The other issue here that some people will raise is, who will have the final authority in terms of if there is a change in status? This bill clearly outlines that as long as a patient's mental capabilities are intact, the patient is able to make a decision. He or she can designate any person as a proxy, and if that proxy is not fit for any reason, then the committee can look into that patient's affairs. I think that the process can be followed in a very reasonable way. I think they should be a part of our wills as such, because we always take care of our financial aspect, but we never take care of something that is very important like this, especially in situations where somebody will go into a coma and when you do not have a will and you know that you cannot do much about them and so you are left with a decision that you may feel guilty in the long run.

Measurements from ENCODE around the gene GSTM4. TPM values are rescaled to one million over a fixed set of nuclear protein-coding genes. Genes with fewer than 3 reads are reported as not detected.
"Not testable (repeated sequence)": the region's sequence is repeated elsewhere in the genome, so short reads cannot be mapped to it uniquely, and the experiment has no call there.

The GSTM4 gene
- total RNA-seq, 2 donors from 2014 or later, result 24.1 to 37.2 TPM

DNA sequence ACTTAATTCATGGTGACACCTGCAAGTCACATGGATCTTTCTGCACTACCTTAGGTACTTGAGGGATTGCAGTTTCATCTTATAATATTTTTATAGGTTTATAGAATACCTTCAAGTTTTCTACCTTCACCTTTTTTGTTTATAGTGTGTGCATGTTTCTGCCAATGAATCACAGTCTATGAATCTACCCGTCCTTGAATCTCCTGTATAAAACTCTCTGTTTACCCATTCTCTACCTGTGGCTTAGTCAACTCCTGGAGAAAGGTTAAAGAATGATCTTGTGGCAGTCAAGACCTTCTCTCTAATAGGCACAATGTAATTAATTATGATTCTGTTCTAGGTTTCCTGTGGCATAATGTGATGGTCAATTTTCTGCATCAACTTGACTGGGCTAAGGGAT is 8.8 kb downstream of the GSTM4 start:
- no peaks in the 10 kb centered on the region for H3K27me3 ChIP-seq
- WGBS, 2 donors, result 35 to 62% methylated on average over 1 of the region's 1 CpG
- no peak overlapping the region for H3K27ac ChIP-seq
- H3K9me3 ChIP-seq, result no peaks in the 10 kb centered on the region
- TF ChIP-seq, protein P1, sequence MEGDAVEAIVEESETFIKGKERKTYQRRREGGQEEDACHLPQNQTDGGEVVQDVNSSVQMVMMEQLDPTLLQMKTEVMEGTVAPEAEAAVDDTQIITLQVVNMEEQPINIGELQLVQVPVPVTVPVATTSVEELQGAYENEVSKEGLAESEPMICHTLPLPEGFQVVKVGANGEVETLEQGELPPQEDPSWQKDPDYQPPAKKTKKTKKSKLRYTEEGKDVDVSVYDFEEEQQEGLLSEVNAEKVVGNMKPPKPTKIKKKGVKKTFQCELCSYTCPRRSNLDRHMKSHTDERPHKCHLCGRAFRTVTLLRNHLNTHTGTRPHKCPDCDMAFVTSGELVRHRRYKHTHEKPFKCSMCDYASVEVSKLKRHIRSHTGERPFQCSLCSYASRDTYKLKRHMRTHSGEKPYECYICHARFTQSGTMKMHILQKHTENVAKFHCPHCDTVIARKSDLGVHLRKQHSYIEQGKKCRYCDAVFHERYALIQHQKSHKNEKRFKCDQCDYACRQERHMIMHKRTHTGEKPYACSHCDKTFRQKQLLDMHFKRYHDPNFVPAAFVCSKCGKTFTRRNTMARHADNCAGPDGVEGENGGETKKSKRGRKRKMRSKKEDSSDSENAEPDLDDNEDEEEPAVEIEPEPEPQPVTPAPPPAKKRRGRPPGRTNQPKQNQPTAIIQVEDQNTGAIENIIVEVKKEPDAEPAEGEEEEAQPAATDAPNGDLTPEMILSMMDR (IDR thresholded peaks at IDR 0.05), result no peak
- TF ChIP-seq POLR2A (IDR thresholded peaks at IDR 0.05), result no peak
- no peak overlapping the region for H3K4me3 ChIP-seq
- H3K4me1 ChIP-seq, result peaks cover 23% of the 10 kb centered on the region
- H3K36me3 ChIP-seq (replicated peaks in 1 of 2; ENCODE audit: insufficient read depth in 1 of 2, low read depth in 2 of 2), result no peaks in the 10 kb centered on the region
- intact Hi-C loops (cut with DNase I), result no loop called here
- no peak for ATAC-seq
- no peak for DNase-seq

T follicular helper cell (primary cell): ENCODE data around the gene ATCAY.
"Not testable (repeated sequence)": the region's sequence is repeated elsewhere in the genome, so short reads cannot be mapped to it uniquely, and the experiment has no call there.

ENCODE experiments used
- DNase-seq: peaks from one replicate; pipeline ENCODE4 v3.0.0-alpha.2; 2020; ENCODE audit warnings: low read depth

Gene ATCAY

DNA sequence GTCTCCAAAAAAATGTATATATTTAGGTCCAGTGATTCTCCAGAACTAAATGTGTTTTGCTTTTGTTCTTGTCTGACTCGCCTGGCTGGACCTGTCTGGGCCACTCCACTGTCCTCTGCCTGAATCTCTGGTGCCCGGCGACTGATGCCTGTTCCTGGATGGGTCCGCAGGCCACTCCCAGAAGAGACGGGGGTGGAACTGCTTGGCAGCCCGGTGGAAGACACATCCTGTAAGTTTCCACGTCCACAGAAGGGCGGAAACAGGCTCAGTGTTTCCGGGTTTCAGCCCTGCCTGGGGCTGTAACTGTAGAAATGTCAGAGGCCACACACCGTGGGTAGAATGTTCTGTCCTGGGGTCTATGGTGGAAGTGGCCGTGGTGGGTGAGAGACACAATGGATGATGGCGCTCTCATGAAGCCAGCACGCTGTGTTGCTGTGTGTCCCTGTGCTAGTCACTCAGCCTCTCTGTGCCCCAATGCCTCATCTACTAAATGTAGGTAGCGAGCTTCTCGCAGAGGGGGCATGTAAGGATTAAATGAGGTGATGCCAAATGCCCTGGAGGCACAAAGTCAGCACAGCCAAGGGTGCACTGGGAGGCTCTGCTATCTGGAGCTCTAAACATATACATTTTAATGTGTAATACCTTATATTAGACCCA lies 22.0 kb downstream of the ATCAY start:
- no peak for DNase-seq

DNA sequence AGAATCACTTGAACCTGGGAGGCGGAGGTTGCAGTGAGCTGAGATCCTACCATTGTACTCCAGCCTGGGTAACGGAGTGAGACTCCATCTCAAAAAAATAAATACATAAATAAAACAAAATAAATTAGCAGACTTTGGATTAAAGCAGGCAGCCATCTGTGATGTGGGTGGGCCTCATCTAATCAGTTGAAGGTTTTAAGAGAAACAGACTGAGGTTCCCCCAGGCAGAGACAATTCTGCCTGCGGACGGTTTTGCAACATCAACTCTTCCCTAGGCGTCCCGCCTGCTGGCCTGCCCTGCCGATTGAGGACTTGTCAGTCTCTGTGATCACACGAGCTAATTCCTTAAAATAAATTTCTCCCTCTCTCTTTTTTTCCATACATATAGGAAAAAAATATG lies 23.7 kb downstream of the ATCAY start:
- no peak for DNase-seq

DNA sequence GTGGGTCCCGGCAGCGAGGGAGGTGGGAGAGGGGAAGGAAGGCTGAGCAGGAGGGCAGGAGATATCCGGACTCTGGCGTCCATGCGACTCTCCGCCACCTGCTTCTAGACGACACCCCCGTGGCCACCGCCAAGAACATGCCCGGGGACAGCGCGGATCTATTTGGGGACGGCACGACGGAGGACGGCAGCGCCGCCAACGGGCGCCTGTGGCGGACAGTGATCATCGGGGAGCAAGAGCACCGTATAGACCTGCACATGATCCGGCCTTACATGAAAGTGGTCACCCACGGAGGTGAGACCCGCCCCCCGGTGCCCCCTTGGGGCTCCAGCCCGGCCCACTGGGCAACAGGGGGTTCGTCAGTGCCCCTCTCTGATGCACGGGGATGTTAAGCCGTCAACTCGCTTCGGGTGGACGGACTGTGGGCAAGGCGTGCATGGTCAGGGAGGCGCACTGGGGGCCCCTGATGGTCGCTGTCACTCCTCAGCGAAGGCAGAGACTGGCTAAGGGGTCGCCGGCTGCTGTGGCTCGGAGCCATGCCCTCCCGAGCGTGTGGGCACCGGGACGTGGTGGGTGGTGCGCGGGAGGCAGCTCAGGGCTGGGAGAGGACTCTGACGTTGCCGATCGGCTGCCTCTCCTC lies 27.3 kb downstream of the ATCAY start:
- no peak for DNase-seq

You want to make sure that every kind of explanation is given to the patient, to the family, and to the concerned individuals. I would emphasize that the family care physicians and the health care providers who are giving services to a given patient are in the best position to explain. I think it is very essential that the proper time is given, proper education is given, to the health care providers to make sure they spend enough time with the patient to explain all those things. I think that should be a part of the daily practice of any medical officer, and that has been emphasized by the various organizations in this country and also by the Manitoba Medical Association and the Canadian Medical Association.